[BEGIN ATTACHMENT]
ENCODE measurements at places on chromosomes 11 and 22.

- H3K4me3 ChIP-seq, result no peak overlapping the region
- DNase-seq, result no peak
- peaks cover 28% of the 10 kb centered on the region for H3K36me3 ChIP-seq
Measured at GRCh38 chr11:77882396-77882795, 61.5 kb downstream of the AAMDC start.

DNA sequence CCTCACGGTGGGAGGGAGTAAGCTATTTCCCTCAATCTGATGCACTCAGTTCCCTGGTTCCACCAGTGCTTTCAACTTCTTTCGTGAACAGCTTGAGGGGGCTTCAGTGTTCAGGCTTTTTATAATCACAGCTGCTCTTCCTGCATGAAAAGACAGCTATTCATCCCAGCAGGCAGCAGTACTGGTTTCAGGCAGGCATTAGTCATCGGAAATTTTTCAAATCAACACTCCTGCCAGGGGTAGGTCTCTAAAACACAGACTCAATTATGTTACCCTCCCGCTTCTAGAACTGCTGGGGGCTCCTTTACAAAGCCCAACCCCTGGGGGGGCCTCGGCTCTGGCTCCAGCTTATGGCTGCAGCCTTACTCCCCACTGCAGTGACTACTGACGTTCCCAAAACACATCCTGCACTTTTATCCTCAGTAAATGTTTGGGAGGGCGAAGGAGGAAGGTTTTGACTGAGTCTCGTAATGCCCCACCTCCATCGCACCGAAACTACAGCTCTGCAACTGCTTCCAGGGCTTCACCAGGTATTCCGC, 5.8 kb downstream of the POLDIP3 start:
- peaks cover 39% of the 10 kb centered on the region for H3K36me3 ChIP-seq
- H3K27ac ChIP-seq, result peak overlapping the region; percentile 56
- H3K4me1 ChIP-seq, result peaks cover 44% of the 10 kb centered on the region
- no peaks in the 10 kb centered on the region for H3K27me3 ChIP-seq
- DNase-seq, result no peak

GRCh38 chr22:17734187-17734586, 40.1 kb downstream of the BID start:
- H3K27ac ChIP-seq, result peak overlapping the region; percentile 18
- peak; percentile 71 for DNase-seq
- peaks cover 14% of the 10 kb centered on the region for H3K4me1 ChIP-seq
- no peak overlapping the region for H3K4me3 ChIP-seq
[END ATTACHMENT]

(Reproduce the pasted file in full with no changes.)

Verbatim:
ENCODE measurements at places on chromosomes 11 and 22.

- H3K4me3 ChIP-seq, result no peak overlapping the region
- DNase-seq, result no peak
- peaks cover 28% of the 10 kb centered on the region for H3K36me3 ChIP-seq
Measured at GRCh38 chr11:77882396-77882795, 61.5 kb downstream of the AAMDC start.

DNA sequence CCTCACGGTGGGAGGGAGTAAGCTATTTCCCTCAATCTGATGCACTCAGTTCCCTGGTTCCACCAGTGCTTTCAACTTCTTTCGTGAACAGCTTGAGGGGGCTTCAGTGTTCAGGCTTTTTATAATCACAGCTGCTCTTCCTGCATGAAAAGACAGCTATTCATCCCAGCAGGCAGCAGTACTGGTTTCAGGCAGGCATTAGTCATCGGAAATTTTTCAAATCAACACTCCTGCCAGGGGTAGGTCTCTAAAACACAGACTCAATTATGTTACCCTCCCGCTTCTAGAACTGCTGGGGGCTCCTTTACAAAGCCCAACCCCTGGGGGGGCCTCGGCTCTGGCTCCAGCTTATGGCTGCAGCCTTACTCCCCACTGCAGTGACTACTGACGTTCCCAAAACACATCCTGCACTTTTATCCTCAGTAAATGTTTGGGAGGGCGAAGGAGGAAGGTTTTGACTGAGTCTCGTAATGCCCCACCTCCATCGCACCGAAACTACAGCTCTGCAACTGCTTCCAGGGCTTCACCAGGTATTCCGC, 5.8 kb downstream of the POLDIP3 start:
- peaks cover 39% of the 10 kb centered on the region for H3K36me3 ChIP-seq
- H3K27ac ChIP-seq, result peak overlapping the region; percentile 56
- H3K4me1 ChIP-seq, result peaks cover 44% of the 10 kb centered on the region
- no peaks in the 10 kb centered on the region for H3K27me3 ChIP-seq
- DNase-seq, result no peak

GRCh38 chr22:17734187-17734586, 40.1 kb downstream of the BID start:
- H3K27ac ChIP-seq, result peak overlapping the region; percentile 18
- peak; percentile 71 for DNase-seq
- peaks cover 14% of the 10 kb centered on the region for H3K4me1 ChIP-seq
- no peak overlapping the region for H3K4me3 ChIP-seq